August 1, 1824, Salem, Massachusetts.

April 27, 1880, Boston, Massachusetts.

Mount Auburn Cemetery, Cambridge, Massachusetts.

Ordway is remembered as a doctor, composer, music entrepreneur, and politician. In the mid-1840s, he and his father Aaron opened a music store in Boston. John was also a music publisher and composer; his song Twinkling Stars and Laughing, Love (1855) were recorded by the Hayden Quartet as late as 1902 and 1904. Dreaming of Home and Mother (1851) was a popular sentimental song of the Civil War era, and continues to be played; it is popular in China and Japan in translated versions.

Around 1845 he organized Ordway’s Aeolians, a blackface minstrel troupe which performed at Ordway Hall in Boston and also nationally to promote Ordway’s publishing business. Future bandleader/composer Patrick Gilmore worked in Ordway’s store and also appeared with the Aeolians. James Lord Pierpont’s first major composition, The Returned Californian, in 1852 was written expressly for Ordway and his troupe. A number of 19th Century songs were written for the Aeolians and/or dedicated to Ordway, including Jingle Bells.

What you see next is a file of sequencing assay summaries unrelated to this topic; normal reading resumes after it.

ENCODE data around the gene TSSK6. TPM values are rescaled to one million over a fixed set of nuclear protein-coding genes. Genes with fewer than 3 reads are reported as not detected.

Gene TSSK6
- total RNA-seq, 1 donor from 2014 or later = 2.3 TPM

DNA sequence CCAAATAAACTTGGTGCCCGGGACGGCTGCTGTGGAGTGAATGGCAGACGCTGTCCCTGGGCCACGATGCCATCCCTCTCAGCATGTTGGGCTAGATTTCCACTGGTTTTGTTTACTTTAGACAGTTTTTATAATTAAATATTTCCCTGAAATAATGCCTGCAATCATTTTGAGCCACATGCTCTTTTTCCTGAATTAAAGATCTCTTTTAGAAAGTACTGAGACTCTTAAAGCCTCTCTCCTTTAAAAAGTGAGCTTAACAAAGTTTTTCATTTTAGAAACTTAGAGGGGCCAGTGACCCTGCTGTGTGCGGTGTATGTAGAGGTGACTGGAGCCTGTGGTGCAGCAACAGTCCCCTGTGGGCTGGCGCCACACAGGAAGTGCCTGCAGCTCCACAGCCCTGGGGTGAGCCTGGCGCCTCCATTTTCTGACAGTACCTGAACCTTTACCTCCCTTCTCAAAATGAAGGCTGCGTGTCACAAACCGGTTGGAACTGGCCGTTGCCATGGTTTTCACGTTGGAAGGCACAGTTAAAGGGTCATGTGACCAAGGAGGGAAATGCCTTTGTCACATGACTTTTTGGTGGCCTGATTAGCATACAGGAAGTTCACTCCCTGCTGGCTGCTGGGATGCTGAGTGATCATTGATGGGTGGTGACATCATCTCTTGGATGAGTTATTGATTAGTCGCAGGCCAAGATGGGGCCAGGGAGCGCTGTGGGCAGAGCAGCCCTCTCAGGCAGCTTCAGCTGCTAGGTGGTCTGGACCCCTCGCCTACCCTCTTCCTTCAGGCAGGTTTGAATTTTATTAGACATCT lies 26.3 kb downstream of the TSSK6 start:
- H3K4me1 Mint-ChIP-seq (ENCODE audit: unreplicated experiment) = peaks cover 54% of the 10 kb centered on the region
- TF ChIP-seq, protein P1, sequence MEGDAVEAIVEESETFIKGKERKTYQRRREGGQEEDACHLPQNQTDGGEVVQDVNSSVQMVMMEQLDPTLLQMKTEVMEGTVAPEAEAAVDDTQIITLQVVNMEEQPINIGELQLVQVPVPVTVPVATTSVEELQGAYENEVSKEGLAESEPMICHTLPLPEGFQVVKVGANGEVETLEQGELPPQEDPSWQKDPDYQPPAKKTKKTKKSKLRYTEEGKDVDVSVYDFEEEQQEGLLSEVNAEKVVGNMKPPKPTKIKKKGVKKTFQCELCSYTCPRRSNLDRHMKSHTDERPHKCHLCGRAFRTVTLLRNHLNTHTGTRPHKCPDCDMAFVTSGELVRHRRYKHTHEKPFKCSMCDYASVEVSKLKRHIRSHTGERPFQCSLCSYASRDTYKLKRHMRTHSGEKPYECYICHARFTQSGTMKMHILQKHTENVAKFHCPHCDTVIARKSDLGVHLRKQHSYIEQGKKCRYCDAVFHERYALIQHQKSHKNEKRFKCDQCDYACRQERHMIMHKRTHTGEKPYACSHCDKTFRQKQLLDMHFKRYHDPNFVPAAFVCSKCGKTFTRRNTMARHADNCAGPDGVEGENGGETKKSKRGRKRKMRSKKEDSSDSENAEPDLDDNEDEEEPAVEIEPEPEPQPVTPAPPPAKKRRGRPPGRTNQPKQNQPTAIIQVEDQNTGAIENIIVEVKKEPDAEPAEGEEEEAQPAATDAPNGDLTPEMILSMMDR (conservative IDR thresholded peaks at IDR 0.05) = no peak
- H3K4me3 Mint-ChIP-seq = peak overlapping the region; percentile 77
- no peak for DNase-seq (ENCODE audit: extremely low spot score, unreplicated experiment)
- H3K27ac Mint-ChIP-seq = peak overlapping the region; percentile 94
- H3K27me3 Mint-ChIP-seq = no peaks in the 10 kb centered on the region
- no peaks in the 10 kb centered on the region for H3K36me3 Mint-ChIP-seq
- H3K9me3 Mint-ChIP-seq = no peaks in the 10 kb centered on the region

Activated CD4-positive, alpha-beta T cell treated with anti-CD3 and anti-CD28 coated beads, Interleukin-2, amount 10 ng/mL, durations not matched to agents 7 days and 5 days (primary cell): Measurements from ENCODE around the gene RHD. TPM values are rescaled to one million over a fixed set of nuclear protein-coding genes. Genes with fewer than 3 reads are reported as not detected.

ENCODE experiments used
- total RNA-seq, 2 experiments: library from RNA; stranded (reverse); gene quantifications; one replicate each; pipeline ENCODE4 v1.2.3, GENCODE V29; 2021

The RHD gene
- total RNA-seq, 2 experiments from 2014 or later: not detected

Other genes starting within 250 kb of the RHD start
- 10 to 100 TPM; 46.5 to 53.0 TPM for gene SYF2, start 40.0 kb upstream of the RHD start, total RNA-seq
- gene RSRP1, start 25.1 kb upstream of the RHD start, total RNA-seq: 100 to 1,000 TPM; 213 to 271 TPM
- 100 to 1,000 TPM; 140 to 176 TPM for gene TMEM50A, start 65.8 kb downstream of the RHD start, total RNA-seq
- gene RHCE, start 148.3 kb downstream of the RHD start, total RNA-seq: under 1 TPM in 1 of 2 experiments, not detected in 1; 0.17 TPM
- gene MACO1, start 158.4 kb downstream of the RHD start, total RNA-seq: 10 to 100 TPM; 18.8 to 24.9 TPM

Graduating from Harvard Medical College in 1859, Ordway was one of the first surgeons to volunteer at the start of the Civil War, serving in the 6th Regiment, Massachusetts Volunteer Infantry. He was one of the Union surgeons sent to tend to the wounded after the Battle of Gettysburg.

Ordway served from 1859 to 1873 on Boston’s School Board, and one term (1868) in the Massachusetts General Court. He was opposed to corporal punishment in schools, sponsoring a bill to that effect in the legislature.

Ordway was also responsible for founding the Massachusetts Angler’s Association, the forerunner to the Massachusetts Fish and Game Association.

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